If you are a designer or illustrator, graphic artist or whatever, then you’ve probably had an image, a photo, a logo image, or some kind of image object that you would like to convert from a bitmap image to something a little more useful like a vector object that you can work with. I do – all the time.
Maybe you have a specific type treatment, like a logo with a font that’s been tweaked beyond recognition, and you need to use it at a variety of sizes and other scenerios that make working with a JPG or other bitmap image really difficult. What do you do?
Scan, trace, redraw, etc. You waste a lot of time reproducing the graphic is what you do. There should be an easier way, right?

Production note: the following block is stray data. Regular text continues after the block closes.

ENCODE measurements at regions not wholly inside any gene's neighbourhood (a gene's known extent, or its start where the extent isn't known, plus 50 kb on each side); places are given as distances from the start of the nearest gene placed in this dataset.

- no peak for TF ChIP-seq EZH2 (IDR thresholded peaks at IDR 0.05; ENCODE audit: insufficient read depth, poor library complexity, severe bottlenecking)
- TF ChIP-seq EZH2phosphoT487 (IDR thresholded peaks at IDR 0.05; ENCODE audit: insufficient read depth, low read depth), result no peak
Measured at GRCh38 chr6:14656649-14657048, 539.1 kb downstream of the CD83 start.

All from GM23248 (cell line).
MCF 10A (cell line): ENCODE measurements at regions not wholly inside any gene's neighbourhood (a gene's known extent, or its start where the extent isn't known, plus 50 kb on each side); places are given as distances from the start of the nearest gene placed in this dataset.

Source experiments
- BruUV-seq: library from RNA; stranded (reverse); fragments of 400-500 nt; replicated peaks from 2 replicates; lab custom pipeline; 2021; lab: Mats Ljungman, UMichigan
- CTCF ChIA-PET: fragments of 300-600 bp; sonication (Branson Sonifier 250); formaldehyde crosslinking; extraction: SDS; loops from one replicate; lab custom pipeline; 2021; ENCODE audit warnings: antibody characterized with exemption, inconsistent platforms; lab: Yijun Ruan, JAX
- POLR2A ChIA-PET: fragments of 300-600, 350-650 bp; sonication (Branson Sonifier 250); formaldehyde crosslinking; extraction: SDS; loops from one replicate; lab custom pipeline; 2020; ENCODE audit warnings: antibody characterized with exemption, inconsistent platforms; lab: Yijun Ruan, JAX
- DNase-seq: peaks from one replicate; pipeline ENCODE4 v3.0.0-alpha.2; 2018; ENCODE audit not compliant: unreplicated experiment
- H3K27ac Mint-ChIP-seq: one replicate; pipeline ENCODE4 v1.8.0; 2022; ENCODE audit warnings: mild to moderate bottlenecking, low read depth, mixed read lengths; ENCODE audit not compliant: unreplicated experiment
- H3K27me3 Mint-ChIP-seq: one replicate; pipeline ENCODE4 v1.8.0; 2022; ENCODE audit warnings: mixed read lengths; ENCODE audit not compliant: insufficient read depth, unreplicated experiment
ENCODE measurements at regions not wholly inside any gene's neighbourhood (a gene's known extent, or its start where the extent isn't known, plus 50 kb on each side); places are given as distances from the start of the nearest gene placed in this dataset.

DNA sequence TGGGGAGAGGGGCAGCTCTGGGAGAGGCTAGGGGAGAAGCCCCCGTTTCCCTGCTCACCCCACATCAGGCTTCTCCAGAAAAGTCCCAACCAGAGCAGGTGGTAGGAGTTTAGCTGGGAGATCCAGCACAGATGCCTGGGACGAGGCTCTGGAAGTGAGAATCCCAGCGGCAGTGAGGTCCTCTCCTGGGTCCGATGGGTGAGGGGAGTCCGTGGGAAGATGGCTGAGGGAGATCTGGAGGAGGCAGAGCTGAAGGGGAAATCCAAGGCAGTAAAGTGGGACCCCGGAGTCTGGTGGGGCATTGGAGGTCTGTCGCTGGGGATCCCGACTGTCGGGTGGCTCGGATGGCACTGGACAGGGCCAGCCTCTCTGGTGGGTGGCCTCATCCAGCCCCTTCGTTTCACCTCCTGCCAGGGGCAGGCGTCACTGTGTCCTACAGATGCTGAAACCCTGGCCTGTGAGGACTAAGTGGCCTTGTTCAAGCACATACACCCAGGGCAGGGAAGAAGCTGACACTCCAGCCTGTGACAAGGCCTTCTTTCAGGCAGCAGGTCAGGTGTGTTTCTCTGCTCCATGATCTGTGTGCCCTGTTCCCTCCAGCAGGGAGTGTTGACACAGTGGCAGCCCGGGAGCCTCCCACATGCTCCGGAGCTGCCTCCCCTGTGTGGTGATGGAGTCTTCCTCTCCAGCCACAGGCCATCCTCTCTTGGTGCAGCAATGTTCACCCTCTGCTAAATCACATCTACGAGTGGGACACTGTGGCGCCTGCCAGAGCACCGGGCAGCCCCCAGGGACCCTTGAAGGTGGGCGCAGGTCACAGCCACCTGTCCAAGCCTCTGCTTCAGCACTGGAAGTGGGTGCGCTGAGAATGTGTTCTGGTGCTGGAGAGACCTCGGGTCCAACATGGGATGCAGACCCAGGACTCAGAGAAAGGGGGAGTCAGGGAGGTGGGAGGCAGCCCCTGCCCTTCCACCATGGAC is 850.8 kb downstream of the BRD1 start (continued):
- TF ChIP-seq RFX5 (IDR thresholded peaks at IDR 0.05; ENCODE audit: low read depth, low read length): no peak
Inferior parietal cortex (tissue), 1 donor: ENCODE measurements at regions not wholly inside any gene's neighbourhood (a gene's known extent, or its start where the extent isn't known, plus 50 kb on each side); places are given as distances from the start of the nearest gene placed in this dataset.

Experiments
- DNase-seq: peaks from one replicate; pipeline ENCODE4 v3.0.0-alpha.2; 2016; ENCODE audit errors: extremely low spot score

There is. I found an app that does nothing but trace bitmap images, converting it to vector. The app is called Cocaopotrace (“Potrace” for Windows). It does a fantastic job tracing images. It can be adjusted to refine the way it traces; tighter paths, less points, more or less detail, and so on. I first came across it in a post by David Malki on I was so glad I checked it out!

Adobe Illustrator has it’s Live Trace/Live Paint features which does the same thing, and more, but the accuracy just isn’t there. Cocaopotrace really gets you close to a vector replica of your scanned image and since that’s all it does, it’s fast and clean and does a very nice job.

I still find myself using Live Trace on ocassion, but when I need a really clean vector outline of something, it’s Cocaopotrace all the way. Since I started using it my vector textures have been turning out much tighter. A photo of a texture, such as a cast iron manhole cover with lots of different textures, is really easy to convert and I can refine the settings to make the vector output as accurate as I choose.

Many, many years ago before global warming, the moon landing and the assembly line, back in the 90’s actually, there was an app called “Streamline”.